Submitted to: Acta Horticulture Proceedings
Publication Type: Peer Reviewed Journal
Publication Acceptance Date: May 1, 2005
Publication Date: June 30, 2005
Citation: Kim, M.S., Lefcourt, A.M., Chen, Y.R. 2005. Multispectral laser induced flourescence imaging techniques for nondestructive assessment of postharvest food quality and safety. Acta Horticulture. 682:1379-1386.
Interpretive Summary: Our laboratory has been developing nondestructive sensing methodologies to address the safety and quality issues related to animal fecal contamination of food products. The goal of image-based (machine vision) applications for real-time food safety inspection, within the confines of a specific sensing method (e.g., fluorescence), is to find the simplest approach that allows processing input data at commercial line speeds. In general, this implies that less computationally complex methods are preferred. In this regard, use of a single fluorescence emission band that allows accurate discrimination of animal feces contamination on apples is ideal. We recently developed a multispectral laser induced fluorescence imaging system capable of ns-scale characterizations of fluorescence decay. The objective of the study was to investigate ns-scale fluorescence emission decay characteristics of apples artificially contaminated with cow feces to determine a suitable red fluorescence band and optimal gate-delay time for detection of fecal contamination on apples. Four spectral bands, F670, F680, F685 and F730 centered near the emission peak wavelengths of the major constituents responsible for the red fluorescence emission from apples and animal feces were examined. The results based on the nanosecond decay curves demonstrated that 670 nm with 10 nm FWHM provided the greatest difference in time-dependent fluorescence responses of feces treated and untreated apples surfaces. This information is useful to engineers and scientists developing fluorescence-based machine vision inspection systems for fecal contamination on agricultural products.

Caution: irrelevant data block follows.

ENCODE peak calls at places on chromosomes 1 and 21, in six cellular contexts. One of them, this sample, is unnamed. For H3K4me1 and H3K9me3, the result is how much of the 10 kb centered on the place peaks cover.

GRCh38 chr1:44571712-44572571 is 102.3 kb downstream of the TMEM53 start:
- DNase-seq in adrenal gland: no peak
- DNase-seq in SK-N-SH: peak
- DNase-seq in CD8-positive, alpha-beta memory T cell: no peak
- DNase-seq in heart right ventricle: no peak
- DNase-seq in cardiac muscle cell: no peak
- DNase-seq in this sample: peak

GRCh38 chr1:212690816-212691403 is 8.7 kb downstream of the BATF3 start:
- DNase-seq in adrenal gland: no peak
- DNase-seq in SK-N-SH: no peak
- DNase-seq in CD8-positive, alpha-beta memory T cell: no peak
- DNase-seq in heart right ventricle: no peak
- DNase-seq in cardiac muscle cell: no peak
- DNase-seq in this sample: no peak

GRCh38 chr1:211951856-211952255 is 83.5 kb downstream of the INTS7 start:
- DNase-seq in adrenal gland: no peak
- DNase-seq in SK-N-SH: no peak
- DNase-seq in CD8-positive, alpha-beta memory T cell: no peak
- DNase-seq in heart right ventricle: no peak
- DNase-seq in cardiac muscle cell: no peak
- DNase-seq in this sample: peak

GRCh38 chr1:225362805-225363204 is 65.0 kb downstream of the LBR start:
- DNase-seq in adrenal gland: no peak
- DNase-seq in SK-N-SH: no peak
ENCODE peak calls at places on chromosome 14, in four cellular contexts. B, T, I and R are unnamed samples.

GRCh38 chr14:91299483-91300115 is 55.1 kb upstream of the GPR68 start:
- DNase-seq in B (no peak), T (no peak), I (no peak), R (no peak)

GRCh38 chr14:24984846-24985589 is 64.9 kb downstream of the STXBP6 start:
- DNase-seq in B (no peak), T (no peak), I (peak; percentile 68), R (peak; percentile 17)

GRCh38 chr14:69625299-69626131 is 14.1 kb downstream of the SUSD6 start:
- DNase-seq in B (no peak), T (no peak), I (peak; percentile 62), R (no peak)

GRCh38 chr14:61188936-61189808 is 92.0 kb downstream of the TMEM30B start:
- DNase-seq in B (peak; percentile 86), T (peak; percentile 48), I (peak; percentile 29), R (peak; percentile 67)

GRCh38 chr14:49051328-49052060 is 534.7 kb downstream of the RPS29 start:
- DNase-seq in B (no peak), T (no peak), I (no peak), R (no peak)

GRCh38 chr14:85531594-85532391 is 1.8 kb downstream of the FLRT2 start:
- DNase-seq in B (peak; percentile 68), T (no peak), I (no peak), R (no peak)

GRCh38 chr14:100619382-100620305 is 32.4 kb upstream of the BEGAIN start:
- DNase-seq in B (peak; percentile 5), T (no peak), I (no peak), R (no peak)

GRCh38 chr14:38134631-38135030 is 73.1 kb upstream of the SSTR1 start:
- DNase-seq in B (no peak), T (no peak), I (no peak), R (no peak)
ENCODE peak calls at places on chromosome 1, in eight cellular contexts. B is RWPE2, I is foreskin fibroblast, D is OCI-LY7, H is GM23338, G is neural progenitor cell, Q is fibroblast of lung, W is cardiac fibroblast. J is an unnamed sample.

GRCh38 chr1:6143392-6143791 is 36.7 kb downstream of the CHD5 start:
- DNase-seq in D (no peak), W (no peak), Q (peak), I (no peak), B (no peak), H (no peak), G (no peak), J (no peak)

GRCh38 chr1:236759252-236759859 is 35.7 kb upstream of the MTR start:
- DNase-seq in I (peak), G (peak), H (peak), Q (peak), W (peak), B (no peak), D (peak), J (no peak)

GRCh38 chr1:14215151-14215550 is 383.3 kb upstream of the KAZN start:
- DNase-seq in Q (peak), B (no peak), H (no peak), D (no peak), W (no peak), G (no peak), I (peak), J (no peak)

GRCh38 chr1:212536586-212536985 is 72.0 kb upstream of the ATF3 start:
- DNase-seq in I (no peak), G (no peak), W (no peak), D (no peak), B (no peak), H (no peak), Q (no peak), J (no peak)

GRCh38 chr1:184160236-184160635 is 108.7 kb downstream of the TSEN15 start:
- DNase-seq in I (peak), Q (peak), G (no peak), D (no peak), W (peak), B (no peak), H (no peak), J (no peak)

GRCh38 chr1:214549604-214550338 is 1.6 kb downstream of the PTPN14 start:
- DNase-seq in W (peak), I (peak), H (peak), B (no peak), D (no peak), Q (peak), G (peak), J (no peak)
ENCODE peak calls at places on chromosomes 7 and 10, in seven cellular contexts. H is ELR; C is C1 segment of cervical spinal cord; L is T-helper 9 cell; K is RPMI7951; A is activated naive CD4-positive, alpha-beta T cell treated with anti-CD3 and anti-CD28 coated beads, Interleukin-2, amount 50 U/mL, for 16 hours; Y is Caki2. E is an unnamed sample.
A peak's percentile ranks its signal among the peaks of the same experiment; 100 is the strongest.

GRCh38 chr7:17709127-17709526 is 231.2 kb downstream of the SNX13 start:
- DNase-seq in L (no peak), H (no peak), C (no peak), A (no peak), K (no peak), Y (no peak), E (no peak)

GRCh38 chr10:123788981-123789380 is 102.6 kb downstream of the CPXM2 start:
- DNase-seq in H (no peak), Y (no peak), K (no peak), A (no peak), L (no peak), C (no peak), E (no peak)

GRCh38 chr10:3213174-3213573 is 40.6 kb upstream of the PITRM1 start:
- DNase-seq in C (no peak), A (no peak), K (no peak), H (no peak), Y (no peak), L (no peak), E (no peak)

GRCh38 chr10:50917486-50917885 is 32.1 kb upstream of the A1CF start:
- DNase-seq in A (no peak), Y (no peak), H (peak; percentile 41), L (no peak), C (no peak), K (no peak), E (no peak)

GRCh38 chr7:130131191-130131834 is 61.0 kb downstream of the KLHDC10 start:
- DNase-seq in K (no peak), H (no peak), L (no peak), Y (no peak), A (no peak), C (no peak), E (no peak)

Nanosecond-scale, time dependent fluorescence emission characteristics of apples contaminated with a range of diluted cow feces were acquired using a recently developed multispectral laser-induced fluorescence imaging system. Four spectral bands, F670, F680, F685 and F730, centered near the emission peak wavelengths of the major constituents responsible for the red fluorescence emissions from apples and animal feces were examined. The objective of the study was to investigate ns-scale fluorescence emission characteristics of samples to determine a suitable single red fluorescence band and optimal gate-delay time for detection of fecal contamination on apples. The results based on the ns decay curves show that 670 nm with 10 nm FWHM provides the greatest difference in time-dependent fluorescence responses of feces treated and untreated apples surfaces at a gate-delay of 4 ns from the laser excitation peak. With these detection parameters, fluorescence emissions from the diluted feces spot account for a minimum of 27% of the total emissions.